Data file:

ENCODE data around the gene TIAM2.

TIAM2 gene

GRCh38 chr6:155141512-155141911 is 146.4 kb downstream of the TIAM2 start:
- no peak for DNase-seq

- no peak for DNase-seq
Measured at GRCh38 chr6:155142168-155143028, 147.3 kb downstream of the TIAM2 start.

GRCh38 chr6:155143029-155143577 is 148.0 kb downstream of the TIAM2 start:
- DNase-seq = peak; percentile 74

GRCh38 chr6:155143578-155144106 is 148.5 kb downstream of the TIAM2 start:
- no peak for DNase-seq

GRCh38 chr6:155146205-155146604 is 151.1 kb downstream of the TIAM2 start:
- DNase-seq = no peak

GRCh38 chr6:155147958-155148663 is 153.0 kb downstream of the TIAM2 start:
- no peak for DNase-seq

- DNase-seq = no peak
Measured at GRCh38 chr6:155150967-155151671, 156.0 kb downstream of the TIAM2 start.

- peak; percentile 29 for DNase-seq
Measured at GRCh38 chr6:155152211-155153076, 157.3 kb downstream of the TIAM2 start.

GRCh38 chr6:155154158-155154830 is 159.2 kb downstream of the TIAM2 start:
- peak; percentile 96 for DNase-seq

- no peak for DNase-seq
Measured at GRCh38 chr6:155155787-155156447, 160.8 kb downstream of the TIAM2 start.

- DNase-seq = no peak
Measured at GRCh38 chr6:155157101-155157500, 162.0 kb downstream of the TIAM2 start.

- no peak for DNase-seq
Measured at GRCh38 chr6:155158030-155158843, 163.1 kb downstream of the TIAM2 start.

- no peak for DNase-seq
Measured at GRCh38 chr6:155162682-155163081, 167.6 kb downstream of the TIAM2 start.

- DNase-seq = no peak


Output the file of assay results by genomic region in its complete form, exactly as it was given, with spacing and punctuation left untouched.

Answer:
ENCODE data around the gene TIAM2.

TIAM2 gene

GRCh38 chr6:155141512-155141911 is 146.4 kb downstream of the TIAM2 start:
- no peak for DNase-seq

- no peak for DNase-seq
Measured at GRCh38 chr6:155142168-155143028, 147.3 kb downstream of the TIAM2 start.

GRCh38 chr6:155143029-155143577 is 148.0 kb downstream of the TIAM2 start:
- DNase-seq = peak; percentile 74

GRCh38 chr6:155143578-155144106 is 148.5 kb downstream of the TIAM2 start:
- no peak for DNase-seq

GRCh38 chr6:155146205-155146604 is 151.1 kb downstream of the TIAM2 start:
- DNase-seq = no peak

GRCh38 chr6:155147958-155148663 is 153.0 kb downstream of the TIAM2 start:
- no peak for DNase-seq

- DNase-seq = no peak
Measured at GRCh38 chr6:155150967-155151671, 156.0 kb downstream of the TIAM2 start.

- peak; percentile 29 for DNase-seq
Measured at GRCh38 chr6:155152211-155153076, 157.3 kb downstream of the TIAM2 start.

GRCh38 chr6:155154158-155154830 is 159.2 kb downstream of the TIAM2 start:
- peak; percentile 96 for DNase-seq

- no peak for DNase-seq
Measured at GRCh38 chr6:155155787-155156447, 160.8 kb downstream of the TIAM2 start.

- DNase-seq = no peak
Measured at GRCh38 chr6:155157101-155157500, 162.0 kb downstream of the TIAM2 start.

- no peak for DNase-seq
Measured at GRCh38 chr6:155158030-155158843, 163.1 kb downstream of the TIAM2 start.

- no peak for DNase-seq
Measured at GRCh38 chr6:155162682-155163081, 167.6 kb downstream of the TIAM2 start.

- DNase-seq = no peak